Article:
So we decided to ward off Christmas cabin fever by getting out for a couple of hours earlier.
My brothers Declan and Pádaí, our friend Anthony and I headed for the nearby Cullenstown Strand.
It was a beautiful, clear day, with the clouds and inevitable rain only closing in just as we left.
The lads mostly played hurling and I mostly took photographs during the preceding two hours or so.
Anthony, for an Aussie who has never played hurling before, proved a natural.
The exercise and sea air primed use well for a delicious Christmas dinner back in the Cullen household.
There aren’t too many statues being commissioned in Ireland these days.
Even if there was any money left in the public coffers, we veered away from statues some time ago, generally in favour of more contemporary pieces of public art.
However, in a studio on the English-Welsh border one of the UK’s finest exponents of portrait sculpture is currently dedicating almost every waking hour to a statue of one of this country’s greatest ever sportsmen.
Nickey Rackard will be immortalised in bronze in Selskar Square in Wexford town in March 2012.
The Rathnure man was one of the finest hurlers to ever grace the game and his exploits on the field in the purple and gold of Wexford are legendary.
However, Nickey experienced as many low moments as high ones in his life due to his chronic alcohol addiction.
He showed extraordinary courage to not only eventually come to terms with his problem after many years and, as the man himself wrote, experiencing “the depths of misery and degradation”, but to speak honestly and openly about it at a time when it was still very much a taboo subject in this country.
Nickey travelled the country with AA trying to help others and the pieces he penned on his life and battle with alcohol addiction remain as relevant today as they were then. He eventually died of cancer in 1976.
In my humble opinion, Nickey Rackard’s greatest battle was with himself and his greatest triumph was one of the human spirit. There are lessons there to be learned for all of us and that is why far more than a hurling hero is being honoured in Wexford next March.
His life and battle with alcoholism, including the views of Nickey’s son Bobby and some of his own words from pieces he wrote down through the years, are charted in this excellent article by Dermot Crowe.
The fascinating thing I’ve learned about the statue itself is the huge level of research, commitment and attention to detail that have gone into it by renowned sculptor Mark Richards.
Mark has made many visits to Wexford before and since he was awarded the commission by Wexford Borough Council and said he is well aware just how much Nickey Rackard means to people here.
“He’s an iconic figure, but you have to turn that pressure into inspiration or it could become overwhelming. It’s a tall order, but Nickey Rackard is my life at the moment. I’m really enjoying it. It’s very exciting and very challenging,’ he told me.
But before he ever thought about getting to work in the studio, Mark had a lot of research to do, on a number of fronts, starting with the site for the statue in Selskar Square.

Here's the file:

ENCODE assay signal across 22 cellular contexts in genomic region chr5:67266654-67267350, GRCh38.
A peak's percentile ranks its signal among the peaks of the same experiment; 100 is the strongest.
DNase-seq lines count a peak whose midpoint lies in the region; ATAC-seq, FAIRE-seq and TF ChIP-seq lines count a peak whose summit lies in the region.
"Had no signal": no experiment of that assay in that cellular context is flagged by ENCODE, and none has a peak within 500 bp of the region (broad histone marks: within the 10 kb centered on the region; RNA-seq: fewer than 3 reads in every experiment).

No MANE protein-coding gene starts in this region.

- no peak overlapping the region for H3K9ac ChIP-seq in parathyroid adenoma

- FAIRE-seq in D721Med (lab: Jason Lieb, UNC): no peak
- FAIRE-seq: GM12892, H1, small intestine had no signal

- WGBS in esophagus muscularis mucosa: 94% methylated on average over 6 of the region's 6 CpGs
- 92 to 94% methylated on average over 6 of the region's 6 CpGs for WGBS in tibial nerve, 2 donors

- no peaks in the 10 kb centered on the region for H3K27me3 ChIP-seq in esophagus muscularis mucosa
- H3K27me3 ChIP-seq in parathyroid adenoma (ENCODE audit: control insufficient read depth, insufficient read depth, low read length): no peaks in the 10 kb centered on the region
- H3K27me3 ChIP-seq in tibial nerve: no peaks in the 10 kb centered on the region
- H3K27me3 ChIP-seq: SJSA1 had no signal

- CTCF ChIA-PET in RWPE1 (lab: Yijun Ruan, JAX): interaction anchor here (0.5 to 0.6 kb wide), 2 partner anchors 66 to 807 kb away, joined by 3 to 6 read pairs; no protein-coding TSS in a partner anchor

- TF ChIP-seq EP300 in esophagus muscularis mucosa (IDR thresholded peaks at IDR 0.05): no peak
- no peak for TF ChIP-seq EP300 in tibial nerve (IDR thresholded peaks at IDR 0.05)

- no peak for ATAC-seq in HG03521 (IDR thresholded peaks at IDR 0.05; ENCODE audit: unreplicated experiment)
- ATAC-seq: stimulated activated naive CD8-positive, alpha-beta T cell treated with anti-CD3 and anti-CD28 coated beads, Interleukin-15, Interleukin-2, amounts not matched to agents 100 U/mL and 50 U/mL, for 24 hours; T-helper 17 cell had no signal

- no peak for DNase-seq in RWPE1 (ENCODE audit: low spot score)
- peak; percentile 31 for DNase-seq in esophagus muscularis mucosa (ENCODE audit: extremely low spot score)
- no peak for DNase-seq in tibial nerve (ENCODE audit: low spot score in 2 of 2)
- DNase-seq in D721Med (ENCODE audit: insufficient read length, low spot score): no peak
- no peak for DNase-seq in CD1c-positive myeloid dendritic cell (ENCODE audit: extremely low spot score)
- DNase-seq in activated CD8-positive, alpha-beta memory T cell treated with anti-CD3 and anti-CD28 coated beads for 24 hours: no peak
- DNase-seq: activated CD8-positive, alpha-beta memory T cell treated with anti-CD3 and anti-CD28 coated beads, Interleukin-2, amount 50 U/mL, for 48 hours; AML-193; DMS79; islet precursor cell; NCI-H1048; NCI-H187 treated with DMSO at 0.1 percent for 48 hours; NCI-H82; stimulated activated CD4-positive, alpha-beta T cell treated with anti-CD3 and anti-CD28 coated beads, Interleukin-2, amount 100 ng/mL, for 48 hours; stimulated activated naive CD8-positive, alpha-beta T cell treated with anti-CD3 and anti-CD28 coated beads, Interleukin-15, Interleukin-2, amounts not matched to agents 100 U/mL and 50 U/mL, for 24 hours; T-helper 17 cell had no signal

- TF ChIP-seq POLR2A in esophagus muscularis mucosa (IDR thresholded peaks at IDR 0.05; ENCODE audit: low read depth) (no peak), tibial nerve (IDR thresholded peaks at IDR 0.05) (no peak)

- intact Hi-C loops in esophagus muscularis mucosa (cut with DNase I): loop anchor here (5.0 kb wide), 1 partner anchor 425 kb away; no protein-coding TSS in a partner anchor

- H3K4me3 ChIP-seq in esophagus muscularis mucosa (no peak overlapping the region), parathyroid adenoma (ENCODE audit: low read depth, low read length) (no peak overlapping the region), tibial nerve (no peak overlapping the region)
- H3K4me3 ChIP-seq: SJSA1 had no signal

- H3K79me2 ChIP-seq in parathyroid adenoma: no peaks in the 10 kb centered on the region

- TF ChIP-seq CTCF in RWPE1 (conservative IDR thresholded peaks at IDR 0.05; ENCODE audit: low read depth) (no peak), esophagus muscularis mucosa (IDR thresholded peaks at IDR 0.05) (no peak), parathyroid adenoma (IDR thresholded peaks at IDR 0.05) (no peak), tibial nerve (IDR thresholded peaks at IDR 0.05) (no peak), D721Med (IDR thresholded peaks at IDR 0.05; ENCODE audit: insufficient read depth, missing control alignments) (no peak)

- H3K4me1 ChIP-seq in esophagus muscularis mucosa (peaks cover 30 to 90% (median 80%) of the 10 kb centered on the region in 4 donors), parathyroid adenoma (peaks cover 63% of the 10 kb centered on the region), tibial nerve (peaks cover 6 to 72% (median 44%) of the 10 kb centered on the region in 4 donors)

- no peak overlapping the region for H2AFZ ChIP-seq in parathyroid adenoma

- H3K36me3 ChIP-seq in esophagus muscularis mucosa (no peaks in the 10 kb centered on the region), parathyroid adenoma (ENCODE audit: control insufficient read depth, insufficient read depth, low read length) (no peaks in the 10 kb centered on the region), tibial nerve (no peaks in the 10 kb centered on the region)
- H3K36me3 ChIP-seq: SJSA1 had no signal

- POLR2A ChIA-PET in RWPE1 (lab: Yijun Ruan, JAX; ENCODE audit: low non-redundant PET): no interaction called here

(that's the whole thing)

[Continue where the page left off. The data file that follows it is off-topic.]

However, this was far from the most challenging aspect of his research – hurling is not exactly a popular game where he’s from, he readily confesses! Then there was the significant task of researching the man to be commemorated by his statue.
Mark threw himself right into it and here’s just seven interesting aspects of his work to date:
- Mark got Wexford’s Kevin Gore to show him hurling in action, paying particular attention to the movements and all the finer details, such as how the hurl and sliothar are held. He filmed the footage to study it.
- Local hurl maker Philip Doyle made the sculptor a replica of a hurl used in the 1950s, which Mark describes as “a beautiful object”. He also visited the Croke Park Museum, to view a hurl used by Nickey’s brother Bobby in the 1955 All-Ireland Final.
- He has been working closely with Nickey’s three children, Bobby, Marion and Bernadette. “They have been fantastic, they have been really great to me and provided me with a lot of information and inspiration,” said Mark, who was warmly welcomed and given access to the family archive, a veritable treasure trove of photographs and memorabilia, all of which have proved most helpful to him.
- His most recent visit to the Rackards was an unusual one as it saw him bring with him a model of their late father’s head to ensure that he gets the likeness spot on! “You can only get so much from a photo and most of the photos are from the front, there’s no profile,” said Mark.
- The statue will show Nickey Rackard in a pose familiar to people who saw the legendary full-forward play. “I want him to be caught in movement, looking at the goal just before he throws the sliothar up for a strike,” he said.
- Nickey Rackard, the bronze version, will be over seven feet tall – or life-and-a-quarter size! Mark explained that this is because “humans are actually quite small things in isolation”, but that we seem bigger due to our personalities, movement and the noise we make. He said that you actually have to increase the size of a statue by 25% for it to seem life-size, describing it as “a trick of the trade”.
- An unexpected by-product of his work has been the emergence of hurling – or a version of it at least – on the English-Welsh border. “The children and neighbours were playing it during the summer. It was funny to see a hurling scene on the common,” said Mark. However, it’s not exactly the game we know and love over here as he did point out that “we have our own version of hurling, which involves the dog!”
You can follow Mark’s progress, get a full behind-the-scenes look at his work on the Nickey Rakcard statue and delve into the more technical details of the sculpting process on this site.